While I didnít talk to Elijah about it, I bet it meant the world to him to have Martin there actually giving a performance for him to act off of. Freeman even adopted a little bit of Ian Holmís speech patterns for these scenes and was so good at impersonating Ian Holm that more than once I wondered if the voice I was hearing over the coms was Ianís on playback or Martinís in real life. Usually in these situations theyíll have the script girl or one of the dialect coaches read the lines and while that works a charm, thereís something extra special about a performer giving a performance. Like I said, I didnít talk to Elijah about it, but I bet he appreciated Martin doing that for him.

Their conversation is about Gandalf and if Bilbo thinks Gandalf will show up. Bilbo says ďHe wouldnít miss a chance to let off his whiz-poppers. Heíll put on quite a show, youíll see,Ē and Frodo grins, saying heís going to go surprise him and bounds off down the path like a kid at Christmas. When I say he bounds down the path thatís not an exaggeration for illustrative purposes. He was damn near skipping, a glimpse of that pre-ring Frodo we meet in Fellowship.

After Frodo leaves the frame is very wide featuring The Shire in all its glory; The Green Dragon and mill smack dab in the middle.

Itís my understanding this shot will transition to ď60 Years EarlierĒ with Young Bilbo sitting in front of Bag End contently smoking a pipe and casually blowing smoke rings as Gandalf comes along and presents him with his adventure.

At lunch I caught up with Elijah who was wide-eyed and smiling, obviously enjoying being back in Hobbiton with the furry feet on. He ran off and I said, ďWhere do you think youíre going?Ē His reply: ďBack to Bag End, my friend!Ē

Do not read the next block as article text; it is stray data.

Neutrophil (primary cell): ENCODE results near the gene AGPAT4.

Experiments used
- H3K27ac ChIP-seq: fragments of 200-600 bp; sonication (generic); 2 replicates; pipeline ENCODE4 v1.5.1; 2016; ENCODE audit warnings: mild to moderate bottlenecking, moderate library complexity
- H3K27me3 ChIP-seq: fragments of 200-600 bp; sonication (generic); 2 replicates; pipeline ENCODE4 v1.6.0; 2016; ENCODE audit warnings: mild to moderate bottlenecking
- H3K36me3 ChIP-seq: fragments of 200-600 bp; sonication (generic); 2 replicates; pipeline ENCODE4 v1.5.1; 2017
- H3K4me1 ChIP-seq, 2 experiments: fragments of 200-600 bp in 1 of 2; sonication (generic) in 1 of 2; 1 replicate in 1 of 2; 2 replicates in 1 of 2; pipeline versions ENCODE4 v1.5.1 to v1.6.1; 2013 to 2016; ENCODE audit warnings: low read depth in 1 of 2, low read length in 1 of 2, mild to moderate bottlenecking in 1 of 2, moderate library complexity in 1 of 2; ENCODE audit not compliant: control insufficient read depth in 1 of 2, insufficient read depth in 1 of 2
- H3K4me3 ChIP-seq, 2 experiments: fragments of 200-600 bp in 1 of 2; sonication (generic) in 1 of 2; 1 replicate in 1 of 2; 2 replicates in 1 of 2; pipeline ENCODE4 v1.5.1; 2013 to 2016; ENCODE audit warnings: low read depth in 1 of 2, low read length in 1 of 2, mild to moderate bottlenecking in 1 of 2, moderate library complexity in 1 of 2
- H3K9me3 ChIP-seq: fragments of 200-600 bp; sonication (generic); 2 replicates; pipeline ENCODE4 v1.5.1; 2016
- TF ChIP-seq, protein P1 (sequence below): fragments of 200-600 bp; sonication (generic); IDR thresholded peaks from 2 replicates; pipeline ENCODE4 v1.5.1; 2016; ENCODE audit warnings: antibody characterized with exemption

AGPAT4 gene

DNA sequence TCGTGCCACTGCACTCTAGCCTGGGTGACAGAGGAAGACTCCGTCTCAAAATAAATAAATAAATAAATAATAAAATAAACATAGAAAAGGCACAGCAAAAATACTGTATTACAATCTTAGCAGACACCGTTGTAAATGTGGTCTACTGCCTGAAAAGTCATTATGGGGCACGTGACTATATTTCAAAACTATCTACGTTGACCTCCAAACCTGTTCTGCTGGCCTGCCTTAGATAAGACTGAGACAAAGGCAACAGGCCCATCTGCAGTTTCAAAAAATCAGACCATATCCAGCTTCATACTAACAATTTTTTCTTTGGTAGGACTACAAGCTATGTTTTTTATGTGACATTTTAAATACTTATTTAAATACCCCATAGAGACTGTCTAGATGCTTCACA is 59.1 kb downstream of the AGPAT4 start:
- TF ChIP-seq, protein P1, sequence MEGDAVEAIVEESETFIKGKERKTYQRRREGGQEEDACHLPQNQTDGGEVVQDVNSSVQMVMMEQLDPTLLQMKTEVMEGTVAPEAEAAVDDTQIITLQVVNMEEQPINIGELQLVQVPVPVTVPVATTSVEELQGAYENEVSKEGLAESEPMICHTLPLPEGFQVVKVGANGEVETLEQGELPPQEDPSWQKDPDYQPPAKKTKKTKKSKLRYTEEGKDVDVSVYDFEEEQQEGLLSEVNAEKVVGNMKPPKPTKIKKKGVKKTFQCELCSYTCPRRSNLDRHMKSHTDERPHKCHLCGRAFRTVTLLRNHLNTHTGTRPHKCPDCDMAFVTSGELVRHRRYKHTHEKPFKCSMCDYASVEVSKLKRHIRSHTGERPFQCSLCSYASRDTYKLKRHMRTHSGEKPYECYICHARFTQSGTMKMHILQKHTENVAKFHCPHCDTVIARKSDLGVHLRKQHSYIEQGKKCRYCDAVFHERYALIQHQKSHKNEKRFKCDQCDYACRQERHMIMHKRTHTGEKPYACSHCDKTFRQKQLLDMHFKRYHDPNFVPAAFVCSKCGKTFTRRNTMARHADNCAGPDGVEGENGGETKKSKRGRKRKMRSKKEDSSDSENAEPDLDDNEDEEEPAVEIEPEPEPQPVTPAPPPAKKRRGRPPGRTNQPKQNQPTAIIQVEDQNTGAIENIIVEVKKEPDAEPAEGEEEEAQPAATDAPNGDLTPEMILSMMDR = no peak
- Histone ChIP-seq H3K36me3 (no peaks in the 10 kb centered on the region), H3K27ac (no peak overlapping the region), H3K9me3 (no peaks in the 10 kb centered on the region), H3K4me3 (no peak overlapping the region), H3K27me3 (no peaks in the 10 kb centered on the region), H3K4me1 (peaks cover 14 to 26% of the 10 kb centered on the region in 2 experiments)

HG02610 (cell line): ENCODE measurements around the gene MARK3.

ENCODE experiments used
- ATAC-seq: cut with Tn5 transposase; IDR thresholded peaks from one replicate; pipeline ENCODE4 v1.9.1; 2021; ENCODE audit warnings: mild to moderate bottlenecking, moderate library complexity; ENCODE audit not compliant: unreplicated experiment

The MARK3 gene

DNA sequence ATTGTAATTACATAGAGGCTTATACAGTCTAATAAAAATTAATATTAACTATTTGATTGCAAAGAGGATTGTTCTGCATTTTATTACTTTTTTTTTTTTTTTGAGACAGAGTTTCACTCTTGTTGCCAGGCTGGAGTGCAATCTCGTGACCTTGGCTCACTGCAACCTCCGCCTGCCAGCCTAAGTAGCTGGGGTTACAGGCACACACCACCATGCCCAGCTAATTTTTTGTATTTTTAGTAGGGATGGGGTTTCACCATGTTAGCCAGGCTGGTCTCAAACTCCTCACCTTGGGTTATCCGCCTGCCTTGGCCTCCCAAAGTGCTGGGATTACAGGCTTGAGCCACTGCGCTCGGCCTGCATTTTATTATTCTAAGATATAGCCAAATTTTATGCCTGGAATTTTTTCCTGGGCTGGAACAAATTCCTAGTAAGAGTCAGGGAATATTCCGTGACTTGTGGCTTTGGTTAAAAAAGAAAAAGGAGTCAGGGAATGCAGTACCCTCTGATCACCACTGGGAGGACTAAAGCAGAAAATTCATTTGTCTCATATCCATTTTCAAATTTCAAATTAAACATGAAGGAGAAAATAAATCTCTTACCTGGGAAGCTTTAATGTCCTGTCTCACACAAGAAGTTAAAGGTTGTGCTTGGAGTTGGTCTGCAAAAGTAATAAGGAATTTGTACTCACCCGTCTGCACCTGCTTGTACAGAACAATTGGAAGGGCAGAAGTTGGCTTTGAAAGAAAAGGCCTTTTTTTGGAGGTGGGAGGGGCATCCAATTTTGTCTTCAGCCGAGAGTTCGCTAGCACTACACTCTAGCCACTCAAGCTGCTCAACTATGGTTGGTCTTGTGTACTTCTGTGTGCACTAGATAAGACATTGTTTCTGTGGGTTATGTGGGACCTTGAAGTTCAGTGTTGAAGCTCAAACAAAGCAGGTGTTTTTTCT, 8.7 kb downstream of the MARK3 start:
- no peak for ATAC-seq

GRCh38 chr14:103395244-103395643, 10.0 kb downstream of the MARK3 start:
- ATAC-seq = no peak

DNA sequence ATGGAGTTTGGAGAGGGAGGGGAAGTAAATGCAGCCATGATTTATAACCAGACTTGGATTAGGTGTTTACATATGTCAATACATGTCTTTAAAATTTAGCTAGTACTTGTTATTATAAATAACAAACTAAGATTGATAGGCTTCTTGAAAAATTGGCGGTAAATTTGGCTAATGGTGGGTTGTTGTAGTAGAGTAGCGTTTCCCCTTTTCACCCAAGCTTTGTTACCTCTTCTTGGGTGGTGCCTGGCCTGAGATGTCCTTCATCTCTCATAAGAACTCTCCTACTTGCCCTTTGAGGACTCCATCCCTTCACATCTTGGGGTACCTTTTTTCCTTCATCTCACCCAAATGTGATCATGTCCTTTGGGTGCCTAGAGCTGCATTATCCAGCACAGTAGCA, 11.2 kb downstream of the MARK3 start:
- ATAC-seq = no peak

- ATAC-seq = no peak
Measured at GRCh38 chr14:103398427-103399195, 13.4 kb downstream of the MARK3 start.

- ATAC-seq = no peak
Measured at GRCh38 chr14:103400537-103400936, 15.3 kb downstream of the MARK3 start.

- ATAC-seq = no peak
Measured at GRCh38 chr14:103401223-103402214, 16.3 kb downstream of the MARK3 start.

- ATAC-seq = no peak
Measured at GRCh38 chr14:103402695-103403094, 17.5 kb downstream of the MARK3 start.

I had to run over to wardrobe to get fitted for my cameo the next day, but soon made my way back to set. We had the same scene going and this time they had the camera tight on Frodo. While it was a tighter shot than before, it still captured the landscape behind him. I mean, thatís the whole reason we were out there in the first place, so I wasnít going to see a whole lot of close-ups and insert shots being filmed. In this case, it was a full on front shot of Frodo, the massive Party Tree behind him.

Seeing the footage of Ian as Old Bilbo was crazy, but nothing compared to seeing Elijah as Frodo in the furry-footed flesh. Iíve gotten to know Elijah pretty well over the last 13 years and it was the very definition of surreal talking to Frodo. Not Elijah. Frodo. I was literally not talking to a friend, but a fictional character, not to mention the magnifier of actually seeing him in Hobbiton.